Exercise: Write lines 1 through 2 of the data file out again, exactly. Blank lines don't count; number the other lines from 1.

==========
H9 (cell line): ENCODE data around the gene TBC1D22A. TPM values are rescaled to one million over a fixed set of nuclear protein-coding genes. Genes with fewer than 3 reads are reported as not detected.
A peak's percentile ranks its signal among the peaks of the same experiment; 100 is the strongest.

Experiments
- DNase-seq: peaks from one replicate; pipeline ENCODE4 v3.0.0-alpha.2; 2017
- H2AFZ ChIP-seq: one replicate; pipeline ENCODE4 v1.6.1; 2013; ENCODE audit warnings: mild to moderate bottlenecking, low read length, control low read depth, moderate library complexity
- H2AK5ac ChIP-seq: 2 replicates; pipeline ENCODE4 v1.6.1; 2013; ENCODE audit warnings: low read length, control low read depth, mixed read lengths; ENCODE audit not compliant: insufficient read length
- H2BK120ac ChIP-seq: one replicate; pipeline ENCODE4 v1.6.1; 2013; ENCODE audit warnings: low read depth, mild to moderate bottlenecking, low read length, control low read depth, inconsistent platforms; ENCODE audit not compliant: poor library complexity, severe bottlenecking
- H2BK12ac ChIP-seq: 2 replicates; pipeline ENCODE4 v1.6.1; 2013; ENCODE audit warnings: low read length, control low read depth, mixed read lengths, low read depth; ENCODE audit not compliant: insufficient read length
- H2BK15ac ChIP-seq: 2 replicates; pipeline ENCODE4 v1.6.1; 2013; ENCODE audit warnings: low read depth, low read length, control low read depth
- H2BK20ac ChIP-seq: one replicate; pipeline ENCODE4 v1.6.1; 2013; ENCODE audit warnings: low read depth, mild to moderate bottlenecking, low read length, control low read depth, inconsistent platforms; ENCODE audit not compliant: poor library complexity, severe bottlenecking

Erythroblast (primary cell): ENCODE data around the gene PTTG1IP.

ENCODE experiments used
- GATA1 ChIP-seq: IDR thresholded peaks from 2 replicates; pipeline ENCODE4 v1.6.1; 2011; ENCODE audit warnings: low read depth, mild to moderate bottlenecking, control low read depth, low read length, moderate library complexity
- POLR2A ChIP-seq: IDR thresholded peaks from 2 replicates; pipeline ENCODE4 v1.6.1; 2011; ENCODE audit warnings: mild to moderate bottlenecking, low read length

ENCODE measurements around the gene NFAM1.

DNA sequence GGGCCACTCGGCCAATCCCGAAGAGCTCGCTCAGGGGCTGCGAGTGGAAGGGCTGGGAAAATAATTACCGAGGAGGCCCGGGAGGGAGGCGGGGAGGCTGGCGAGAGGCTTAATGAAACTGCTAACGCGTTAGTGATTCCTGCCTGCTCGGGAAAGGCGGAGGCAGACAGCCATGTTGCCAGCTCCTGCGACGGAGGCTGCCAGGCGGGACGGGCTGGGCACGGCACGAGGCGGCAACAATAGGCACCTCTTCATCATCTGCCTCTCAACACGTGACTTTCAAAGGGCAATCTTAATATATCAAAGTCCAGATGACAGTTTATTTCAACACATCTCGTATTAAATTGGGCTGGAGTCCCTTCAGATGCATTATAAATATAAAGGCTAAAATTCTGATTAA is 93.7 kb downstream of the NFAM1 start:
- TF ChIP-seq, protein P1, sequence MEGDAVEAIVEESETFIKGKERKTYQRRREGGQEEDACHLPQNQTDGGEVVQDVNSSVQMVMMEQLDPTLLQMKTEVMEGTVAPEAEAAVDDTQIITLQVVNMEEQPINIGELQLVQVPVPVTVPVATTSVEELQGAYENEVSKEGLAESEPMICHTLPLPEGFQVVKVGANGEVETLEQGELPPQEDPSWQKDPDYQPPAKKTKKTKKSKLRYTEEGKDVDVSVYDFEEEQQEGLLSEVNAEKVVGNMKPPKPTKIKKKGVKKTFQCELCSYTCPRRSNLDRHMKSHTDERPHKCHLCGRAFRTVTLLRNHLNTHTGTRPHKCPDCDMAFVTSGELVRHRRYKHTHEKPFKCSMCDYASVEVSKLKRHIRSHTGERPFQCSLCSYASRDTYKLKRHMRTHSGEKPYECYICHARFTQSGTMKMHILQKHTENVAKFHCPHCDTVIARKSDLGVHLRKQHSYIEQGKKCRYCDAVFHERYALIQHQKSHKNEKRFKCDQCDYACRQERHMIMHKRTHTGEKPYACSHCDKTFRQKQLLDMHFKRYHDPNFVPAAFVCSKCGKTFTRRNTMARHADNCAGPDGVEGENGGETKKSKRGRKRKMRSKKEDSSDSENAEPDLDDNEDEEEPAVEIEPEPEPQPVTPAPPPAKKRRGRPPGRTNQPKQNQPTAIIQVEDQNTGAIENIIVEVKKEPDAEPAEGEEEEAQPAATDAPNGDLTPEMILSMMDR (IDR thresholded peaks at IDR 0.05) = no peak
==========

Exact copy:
H9 (cell line): ENCODE data around the gene TBC1D22A. TPM values are rescaled to one million over a fixed set of nuclear protein-coding genes. Genes with fewer than 3 reads are reported as not detected.
A peak's percentile ranks its signal among the peaks of the same experiment; 100 is the strongest.